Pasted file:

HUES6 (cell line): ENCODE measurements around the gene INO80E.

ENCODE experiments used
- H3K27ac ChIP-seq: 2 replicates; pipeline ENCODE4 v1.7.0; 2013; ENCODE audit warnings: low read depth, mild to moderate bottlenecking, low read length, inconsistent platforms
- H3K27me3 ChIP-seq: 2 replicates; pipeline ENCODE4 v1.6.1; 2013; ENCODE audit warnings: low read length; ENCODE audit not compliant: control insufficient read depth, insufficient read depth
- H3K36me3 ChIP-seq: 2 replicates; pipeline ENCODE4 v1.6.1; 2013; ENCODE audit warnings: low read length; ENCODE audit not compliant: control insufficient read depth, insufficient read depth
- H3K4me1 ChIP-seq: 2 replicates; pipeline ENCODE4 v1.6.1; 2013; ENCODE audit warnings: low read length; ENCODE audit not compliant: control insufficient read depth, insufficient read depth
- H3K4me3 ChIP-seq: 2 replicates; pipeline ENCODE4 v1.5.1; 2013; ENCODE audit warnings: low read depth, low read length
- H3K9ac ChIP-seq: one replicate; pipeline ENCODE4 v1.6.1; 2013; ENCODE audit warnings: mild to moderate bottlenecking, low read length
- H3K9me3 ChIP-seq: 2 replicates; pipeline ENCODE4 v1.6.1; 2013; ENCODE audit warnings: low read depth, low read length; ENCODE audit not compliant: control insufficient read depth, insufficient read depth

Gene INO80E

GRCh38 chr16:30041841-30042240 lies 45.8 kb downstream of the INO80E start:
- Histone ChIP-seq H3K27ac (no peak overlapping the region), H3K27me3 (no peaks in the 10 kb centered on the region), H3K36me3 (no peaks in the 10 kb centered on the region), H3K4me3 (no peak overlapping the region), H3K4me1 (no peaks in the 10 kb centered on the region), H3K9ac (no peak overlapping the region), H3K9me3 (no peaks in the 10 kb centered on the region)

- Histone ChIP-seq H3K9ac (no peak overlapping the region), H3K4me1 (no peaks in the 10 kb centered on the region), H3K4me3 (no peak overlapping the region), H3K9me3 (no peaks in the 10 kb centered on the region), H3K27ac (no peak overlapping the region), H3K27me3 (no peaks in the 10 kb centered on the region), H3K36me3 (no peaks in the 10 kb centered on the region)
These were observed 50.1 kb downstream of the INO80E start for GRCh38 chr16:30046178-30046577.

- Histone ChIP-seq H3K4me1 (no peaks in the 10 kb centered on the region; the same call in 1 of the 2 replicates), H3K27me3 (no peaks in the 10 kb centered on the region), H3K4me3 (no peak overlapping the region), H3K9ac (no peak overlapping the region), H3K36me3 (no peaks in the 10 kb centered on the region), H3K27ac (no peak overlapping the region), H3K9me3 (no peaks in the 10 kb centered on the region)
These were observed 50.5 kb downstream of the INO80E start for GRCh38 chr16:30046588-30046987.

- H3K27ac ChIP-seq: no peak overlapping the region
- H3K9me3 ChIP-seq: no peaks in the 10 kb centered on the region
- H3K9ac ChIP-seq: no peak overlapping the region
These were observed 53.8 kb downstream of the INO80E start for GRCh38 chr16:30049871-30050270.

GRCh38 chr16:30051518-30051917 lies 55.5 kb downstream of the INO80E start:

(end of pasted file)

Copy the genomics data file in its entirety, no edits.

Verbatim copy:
HUES6 (cell line): ENCODE measurements around the gene INO80E.

ENCODE experiments used
- H3K27ac ChIP-seq: 2 replicates; pipeline ENCODE4 v1.7.0; 2013; ENCODE audit warnings: low read depth, mild to moderate bottlenecking, low read length, inconsistent platforms
- H3K27me3 ChIP-seq: 2 replicates; pipeline ENCODE4 v1.6.1; 2013; ENCODE audit warnings: low read length; ENCODE audit not compliant: control insufficient read depth, insufficient read depth
- H3K36me3 ChIP-seq: 2 replicates; pipeline ENCODE4 v1.6.1; 2013; ENCODE audit warnings: low read length; ENCODE audit not compliant: control insufficient read depth, insufficient read depth
- H3K4me1 ChIP-seq: 2 replicates; pipeline ENCODE4 v1.6.1; 2013; ENCODE audit warnings: low read length; ENCODE audit not compliant: control insufficient read depth, insufficient read depth
- H3K4me3 ChIP-seq: 2 replicates; pipeline ENCODE4 v1.5.1; 2013; ENCODE audit warnings: low read depth, low read length
- H3K9ac ChIP-seq: one replicate; pipeline ENCODE4 v1.6.1; 2013; ENCODE audit warnings: mild to moderate bottlenecking, low read length
- H3K9me3 ChIP-seq: 2 replicates; pipeline ENCODE4 v1.6.1; 2013; ENCODE audit warnings: low read depth, low read length; ENCODE audit not compliant: control insufficient read depth, insufficient read depth

Gene INO80E

GRCh38 chr16:30041841-30042240 lies 45.8 kb downstream of the INO80E start:
- Histone ChIP-seq H3K27ac (no peak overlapping the region), H3K27me3 (no peaks in the 10 kb centered on the region), H3K36me3 (no peaks in the 10 kb centered on the region), H3K4me3 (no peak overlapping the region), H3K4me1 (no peaks in the 10 kb centered on the region), H3K9ac (no peak overlapping the region), H3K9me3 (no peaks in the 10 kb centered on the region)

- Histone ChIP-seq H3K9ac (no peak overlapping the region), H3K4me1 (no peaks in the 10 kb centered on the region), H3K4me3 (no peak overlapping the region), H3K9me3 (no peaks in the 10 kb centered on the region), H3K27ac (no peak overlapping the region), H3K27me3 (no peaks in the 10 kb centered on the region), H3K36me3 (no peaks in the 10 kb centered on the region)
These were observed 50.1 kb downstream of the INO80E start for GRCh38 chr16:30046178-30046577.

- Histone ChIP-seq H3K4me1 (no peaks in the 10 kb centered on the region; the same call in 1 of the 2 replicates), H3K27me3 (no peaks in the 10 kb centered on the region), H3K4me3 (no peak overlapping the region), H3K9ac (no peak overlapping the region), H3K36me3 (no peaks in the 10 kb centered on the region), H3K27ac (no peak overlapping the region), H3K9me3 (no peaks in the 10 kb centered on the region)
These were observed 50.5 kb downstream of the INO80E start for GRCh38 chr16:30046588-30046987.

- H3K27ac ChIP-seq: no peak overlapping the region
- H3K9me3 ChIP-seq: no peaks in the 10 kb centered on the region
- H3K9ac ChIP-seq: no peak overlapping the region
These were observed 53.8 kb downstream of the INO80E start for GRCh38 chr16:30049871-30050270.

GRCh38 chr16:30051518-30051917 lies 55.5 kb downstream of the INO80E start: